Delegates from around the world will gather Monday in Madrid for the start of a week of climate change summitry. This follows a major UN report showing that the goal of holding climate change at 1.5°C above pre-industrial average temperatures—the threshold at which climate change becomes catastrophic—is nearly impossible.
The planet is on track for 3.2°C of warming above pre-industrial levels by 2100. To stay below the 1.5°C threshold, global emissions would need to be cut by more than 7% every year between 2020 and 2030. That means emissions in 2030 would have to be 55% lower than they were in 2018. Put another way, “peak emissions” can’t come soon enough.
That’s where the Madrid meeting comes in. The 25th Conference of Parties to the United Nations Framework Convention on Climate Change, more commonly known as COP25, will be the “the COP of implementation,” according to Chilean environmental minister Carolina Schmidt, who will preside over the negotiations. At the summit, countries will finalize the mechanisms for meeting their climate commitments, and at least try to stave off the worst-case scenario.
One of the main matters of debate will be setting rules for international carbon markets, one of the few internationally coordinated efforts to contain climate change. Many countries plan to meet their climate goals in part by buying carbon credits to offset their own emissions, paying to prevent deforestation in other countries, or planting trees. Changes in land use, including deforestation, currently accounts for around a quarter of global emissions.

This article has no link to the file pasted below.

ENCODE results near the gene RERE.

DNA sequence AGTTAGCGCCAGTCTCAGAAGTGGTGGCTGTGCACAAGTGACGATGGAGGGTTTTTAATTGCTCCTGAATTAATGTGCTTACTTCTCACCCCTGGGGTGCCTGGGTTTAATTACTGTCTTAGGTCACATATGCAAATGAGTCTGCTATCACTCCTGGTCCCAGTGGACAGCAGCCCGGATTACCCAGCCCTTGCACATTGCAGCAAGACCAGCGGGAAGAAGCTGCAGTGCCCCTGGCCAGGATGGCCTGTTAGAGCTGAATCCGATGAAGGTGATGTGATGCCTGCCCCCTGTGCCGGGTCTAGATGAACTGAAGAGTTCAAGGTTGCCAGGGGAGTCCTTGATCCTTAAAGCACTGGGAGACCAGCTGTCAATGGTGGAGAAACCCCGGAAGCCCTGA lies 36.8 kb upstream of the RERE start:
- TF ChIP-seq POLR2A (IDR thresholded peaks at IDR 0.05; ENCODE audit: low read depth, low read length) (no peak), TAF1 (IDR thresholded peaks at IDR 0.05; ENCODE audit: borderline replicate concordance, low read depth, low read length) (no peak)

In practice, offsets are controversial. As journalists have reported for years, it’s hard to make sure trees aren’t harvested later. While long-lived trees in diverse, native ecosystems have the potential to store tremendous reserves of carbon, trees planted for offsets are often temporary. In some cases, eucalyptus or palm oil plantations can be counted as “reforestation,” despite the fact that they are planted only to be cut down (eucalyptus) or have measurably devastating impacts on the environment (oil palms).
What’s more, carbon credits are often too cheap to compete financially with the drivers of deforestation, like cattle ranching or mining.
Preventing double-counting of credits is also tricky. If, say, Germany bought five units of carbon credits for tree-planting in Brazil, both Germany and Brazil would be able to count those saved emissions in their carbon budgets. Of course, the atmosphere doesn’t count emissions that way.
During the previous round of climate talks, draft rules for carbon markets would have prohibited double-counting credits. The delegation from Brazil objected to this. As home to a large part of the Amazon rainforest, Brazil is likely to play host to much of the world’s carbon offsets. Being able to count projects funded by others towards its own climate target would be advantageous. The issue was put off to this year’s summit.
The Madrid meeting will determine how, or whether, the promises of the Paris Agreement will be turned into action. It’s not an exaggeration to say that the future of life on Earth is at stake.
A version of this story was published in the weekend edition of the Quartz Daily Brief, our news summary that’s tailored for morning delivery in Asia, Europe and Africa, or the Americas. Sign up for it here.